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Clinical effectiveness of manipulation and mobilisation interventions for the treatment of non-specific neck pain: protocol for a systematic review and meta-analysis
  1. Elizabeth Bailey1,
  2. Nicola R Heneghan2,
  3. Natasha J Cassidy3,
  4. Deborah Falla2,
  5. Alison B Rushton2,4
  1. 1Physiotherapy, University Hospitals Plymouth NHS Trust, Plymouth, UK
  2. 2Centre of Precision Rehabilitation for Spinal Pain, School of Sport, Exercise and Rehabilitation Sciences, University of Birmingham, Birmingham, UK
  3. 3Physiotherapy, The Royal Orthopaedic Hospital, Birmingham, UK
  4. 4School of Physical Therapy, Western University, London, Ontario, Canada
  1. Correspondence to Professor Alison B Rushton; arushto3{at}uwo.ca

Abstract

Introduction Non-specific neck pain (NSNP) is a common musculoskeletal condition resulting in pain, physical limitations and associated functional disability. Current guidelines recommend manipulation and/or mobilisation as part of the multimodal management of NSNP. This study focuses on intervention at the articular level and aims to identify whether joint mobilisation or joint manipulation has a greater effect on function, range of movement or pain outcomes in the management of NSNP.

Methods and analysis A systematic review protocol has been designed and is reported in line with the Preferred Reporting Items for Systematic Reviews and Meta-Analysis Protocols. A targeted search strategy will enable searching of key databases from inception to 31 March 2020: CINAHL, PEDro, AMED, EMBASE, OVID, MEDLINE, Web of Science, PubMed and Google Scholar. Key journals will be searched using predefined keywords determined from preliminary scoping searches for randomised controlled trials of manipulation and mobilisation modalities for adults with NSNP in the absence of radiculopathy or whiplash, published in English. Grey literature and unpublished studies will also be searched. Studies will be screened by title and abstract and full text. Two independent reviewers will conduct the searches independently, extract data, assess risk of bias (Cochrane Risk of Bias Tool 2) and assess overall strength of evidence (Grading of Recommendations, Assessment, Development and Evaluation). Meta-analysis will be performed where individual studies measure comparable outcomes including performance-based outcome measures such as range of movement or patient reported outcome measures such as Neck Disability Index; and where interventions are comparable in their delivery such as number of oscillations and Maitland grading. Where not possible, data will be presented descriptively.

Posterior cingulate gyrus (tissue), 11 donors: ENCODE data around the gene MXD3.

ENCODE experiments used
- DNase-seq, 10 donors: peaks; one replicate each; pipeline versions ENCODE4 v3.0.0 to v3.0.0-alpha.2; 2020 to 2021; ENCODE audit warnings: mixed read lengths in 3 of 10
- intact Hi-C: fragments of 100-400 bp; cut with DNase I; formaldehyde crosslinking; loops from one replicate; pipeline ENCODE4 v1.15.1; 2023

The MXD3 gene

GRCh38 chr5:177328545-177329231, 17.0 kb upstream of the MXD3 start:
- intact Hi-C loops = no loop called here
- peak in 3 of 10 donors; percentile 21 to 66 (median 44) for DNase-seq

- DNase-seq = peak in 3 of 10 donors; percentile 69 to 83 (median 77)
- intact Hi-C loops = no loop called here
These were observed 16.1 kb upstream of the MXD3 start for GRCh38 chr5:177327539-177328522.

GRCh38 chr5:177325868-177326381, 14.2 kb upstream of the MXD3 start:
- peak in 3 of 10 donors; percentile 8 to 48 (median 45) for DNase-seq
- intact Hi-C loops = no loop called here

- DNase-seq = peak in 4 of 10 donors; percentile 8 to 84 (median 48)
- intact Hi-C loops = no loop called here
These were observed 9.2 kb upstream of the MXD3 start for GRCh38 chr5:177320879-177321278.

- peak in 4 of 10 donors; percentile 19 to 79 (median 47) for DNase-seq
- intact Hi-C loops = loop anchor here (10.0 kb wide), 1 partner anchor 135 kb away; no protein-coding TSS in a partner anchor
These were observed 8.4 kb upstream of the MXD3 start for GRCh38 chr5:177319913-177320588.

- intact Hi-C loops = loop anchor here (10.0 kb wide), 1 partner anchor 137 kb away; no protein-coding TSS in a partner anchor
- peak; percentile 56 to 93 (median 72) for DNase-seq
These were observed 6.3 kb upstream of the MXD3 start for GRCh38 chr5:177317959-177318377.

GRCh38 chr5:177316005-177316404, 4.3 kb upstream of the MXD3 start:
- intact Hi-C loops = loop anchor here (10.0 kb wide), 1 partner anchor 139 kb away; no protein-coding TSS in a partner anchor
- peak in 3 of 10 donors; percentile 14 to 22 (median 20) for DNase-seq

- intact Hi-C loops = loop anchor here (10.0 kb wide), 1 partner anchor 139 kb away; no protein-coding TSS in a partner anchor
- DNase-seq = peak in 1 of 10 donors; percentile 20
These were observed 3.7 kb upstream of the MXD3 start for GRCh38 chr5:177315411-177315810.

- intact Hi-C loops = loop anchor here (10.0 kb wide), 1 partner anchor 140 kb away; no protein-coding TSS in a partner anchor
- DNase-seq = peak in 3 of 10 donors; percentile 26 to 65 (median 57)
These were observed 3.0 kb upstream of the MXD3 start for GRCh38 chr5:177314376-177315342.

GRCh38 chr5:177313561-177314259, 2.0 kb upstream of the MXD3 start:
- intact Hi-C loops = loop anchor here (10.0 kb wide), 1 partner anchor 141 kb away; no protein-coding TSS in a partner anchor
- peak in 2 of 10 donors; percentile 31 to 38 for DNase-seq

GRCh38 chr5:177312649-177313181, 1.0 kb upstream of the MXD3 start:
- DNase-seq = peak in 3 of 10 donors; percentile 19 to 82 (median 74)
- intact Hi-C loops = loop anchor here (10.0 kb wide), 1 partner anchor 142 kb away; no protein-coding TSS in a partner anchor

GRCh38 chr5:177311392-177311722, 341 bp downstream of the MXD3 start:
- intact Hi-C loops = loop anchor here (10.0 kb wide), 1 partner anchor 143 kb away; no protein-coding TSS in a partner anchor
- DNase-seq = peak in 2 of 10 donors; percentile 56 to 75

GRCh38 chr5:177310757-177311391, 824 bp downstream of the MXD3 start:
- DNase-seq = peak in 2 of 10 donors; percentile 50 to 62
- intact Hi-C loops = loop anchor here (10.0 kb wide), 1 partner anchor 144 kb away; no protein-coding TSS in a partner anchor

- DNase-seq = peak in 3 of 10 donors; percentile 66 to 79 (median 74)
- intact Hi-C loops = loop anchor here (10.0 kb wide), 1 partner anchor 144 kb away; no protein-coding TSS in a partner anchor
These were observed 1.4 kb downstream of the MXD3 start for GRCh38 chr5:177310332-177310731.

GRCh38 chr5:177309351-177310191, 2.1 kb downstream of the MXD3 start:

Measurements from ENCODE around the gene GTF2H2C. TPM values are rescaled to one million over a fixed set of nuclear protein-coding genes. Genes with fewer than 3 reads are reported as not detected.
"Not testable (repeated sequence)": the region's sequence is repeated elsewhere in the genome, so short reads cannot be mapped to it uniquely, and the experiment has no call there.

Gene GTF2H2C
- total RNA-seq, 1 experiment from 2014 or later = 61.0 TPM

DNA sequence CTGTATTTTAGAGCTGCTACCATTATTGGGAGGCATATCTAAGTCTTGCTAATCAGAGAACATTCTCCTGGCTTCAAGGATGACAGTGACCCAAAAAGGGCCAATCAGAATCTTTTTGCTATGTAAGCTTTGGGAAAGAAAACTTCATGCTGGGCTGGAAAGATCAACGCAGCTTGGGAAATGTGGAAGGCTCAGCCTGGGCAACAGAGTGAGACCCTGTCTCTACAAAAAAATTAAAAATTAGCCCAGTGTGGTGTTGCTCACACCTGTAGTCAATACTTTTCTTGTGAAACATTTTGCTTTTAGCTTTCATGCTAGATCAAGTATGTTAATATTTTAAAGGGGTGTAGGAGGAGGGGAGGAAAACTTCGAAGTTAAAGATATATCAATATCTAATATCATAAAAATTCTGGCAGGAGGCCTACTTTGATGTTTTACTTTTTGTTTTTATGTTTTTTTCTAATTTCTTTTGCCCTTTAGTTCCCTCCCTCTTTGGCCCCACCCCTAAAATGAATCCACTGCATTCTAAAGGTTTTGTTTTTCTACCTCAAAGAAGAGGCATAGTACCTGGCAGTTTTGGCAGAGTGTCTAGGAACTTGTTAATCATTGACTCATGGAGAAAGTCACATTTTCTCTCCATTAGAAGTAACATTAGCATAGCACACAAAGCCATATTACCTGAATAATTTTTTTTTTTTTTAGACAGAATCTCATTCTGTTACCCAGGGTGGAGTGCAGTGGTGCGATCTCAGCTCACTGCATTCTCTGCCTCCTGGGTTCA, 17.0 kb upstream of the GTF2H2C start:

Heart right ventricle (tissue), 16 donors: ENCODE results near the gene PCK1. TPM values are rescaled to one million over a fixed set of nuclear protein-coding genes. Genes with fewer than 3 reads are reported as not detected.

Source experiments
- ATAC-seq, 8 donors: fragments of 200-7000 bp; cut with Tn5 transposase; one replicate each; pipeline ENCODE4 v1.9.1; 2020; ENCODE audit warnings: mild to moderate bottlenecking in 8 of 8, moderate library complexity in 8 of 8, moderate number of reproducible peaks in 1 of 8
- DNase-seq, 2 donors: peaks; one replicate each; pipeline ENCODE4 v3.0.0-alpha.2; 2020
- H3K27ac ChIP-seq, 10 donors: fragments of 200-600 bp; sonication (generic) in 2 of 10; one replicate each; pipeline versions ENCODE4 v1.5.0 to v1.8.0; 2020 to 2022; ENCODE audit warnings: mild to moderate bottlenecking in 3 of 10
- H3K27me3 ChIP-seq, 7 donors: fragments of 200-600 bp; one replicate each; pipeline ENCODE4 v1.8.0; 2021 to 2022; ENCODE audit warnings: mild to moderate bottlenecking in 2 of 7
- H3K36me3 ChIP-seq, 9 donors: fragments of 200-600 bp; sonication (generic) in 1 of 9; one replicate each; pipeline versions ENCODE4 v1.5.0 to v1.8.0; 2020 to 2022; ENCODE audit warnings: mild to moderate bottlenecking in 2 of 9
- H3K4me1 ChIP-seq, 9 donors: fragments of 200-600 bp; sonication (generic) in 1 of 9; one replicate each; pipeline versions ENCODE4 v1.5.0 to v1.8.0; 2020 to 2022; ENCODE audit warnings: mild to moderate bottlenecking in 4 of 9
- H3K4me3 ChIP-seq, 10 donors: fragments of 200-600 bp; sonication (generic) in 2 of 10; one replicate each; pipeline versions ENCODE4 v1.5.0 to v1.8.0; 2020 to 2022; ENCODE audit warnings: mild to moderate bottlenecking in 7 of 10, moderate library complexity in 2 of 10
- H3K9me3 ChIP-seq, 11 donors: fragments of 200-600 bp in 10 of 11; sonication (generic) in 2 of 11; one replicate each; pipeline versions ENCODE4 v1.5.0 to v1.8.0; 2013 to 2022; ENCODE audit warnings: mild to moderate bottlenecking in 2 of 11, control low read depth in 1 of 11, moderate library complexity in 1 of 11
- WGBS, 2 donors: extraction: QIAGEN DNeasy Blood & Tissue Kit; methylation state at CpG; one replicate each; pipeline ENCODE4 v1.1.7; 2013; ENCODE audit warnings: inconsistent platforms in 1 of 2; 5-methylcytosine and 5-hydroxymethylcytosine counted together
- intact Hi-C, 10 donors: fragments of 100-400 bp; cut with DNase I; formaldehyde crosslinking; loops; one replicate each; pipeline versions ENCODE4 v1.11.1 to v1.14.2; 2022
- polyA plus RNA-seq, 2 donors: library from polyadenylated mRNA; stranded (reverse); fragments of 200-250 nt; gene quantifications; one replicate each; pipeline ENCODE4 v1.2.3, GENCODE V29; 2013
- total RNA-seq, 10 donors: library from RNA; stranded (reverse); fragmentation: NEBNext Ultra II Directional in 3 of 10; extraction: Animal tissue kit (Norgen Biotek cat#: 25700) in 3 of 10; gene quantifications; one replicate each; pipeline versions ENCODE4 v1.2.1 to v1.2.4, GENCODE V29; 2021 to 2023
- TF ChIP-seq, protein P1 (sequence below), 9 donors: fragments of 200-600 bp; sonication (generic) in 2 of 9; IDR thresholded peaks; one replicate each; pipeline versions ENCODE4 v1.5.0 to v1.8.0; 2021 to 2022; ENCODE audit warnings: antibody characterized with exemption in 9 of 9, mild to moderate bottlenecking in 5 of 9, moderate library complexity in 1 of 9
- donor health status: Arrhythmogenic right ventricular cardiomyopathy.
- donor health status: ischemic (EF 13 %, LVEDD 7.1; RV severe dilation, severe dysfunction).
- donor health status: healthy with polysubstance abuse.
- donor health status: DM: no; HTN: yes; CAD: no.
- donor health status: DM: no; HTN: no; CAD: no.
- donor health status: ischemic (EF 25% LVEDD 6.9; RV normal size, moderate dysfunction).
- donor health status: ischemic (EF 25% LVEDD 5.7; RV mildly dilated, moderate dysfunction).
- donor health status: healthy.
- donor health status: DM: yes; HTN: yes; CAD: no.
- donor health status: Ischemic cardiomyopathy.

Ethics and dissemination This study does not require ethical approval. Findings will be submitted for publication to relevant peer-reviewed journals and will be presented at profession-specific conferences.

PROSPERO registration number CRD42020164457.

  • rehabilitation medicine
  • clinical trials
  • musculoskeletal disorders
  • spine
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Footnotes

  • Twitter @HeneghanNicola, @Deb_Falla, @abrushton

  • Contributors All authors contributed towards the submitted final manuscript. EB is an MRes student at the University of Birmingham and a practising physiotherapist. ABR is the lead supervisor, third reviewer and corresponding author. NRH and DF are co-supervisors. EB drafted the initial manuscript and received guidance on content, methodology and analysis from all supervisors. NJC was the second reviewer and is a physiotherapist. All authors have read and agreed the final manuscript.

  • Funding The authors have not declared a specific grant for this research from any funding agency in the public, commercial or not-for-profit sectors.

  • Competing interests None declared.

  • Patient and public involvement Patients and/or the public were not involved in the design, or conduct, or reporting, or dissemination plans of this research.

  • Patient consent for publication Not required.

  • Provenance and peer review Not commissioned; externally peer reviewed.

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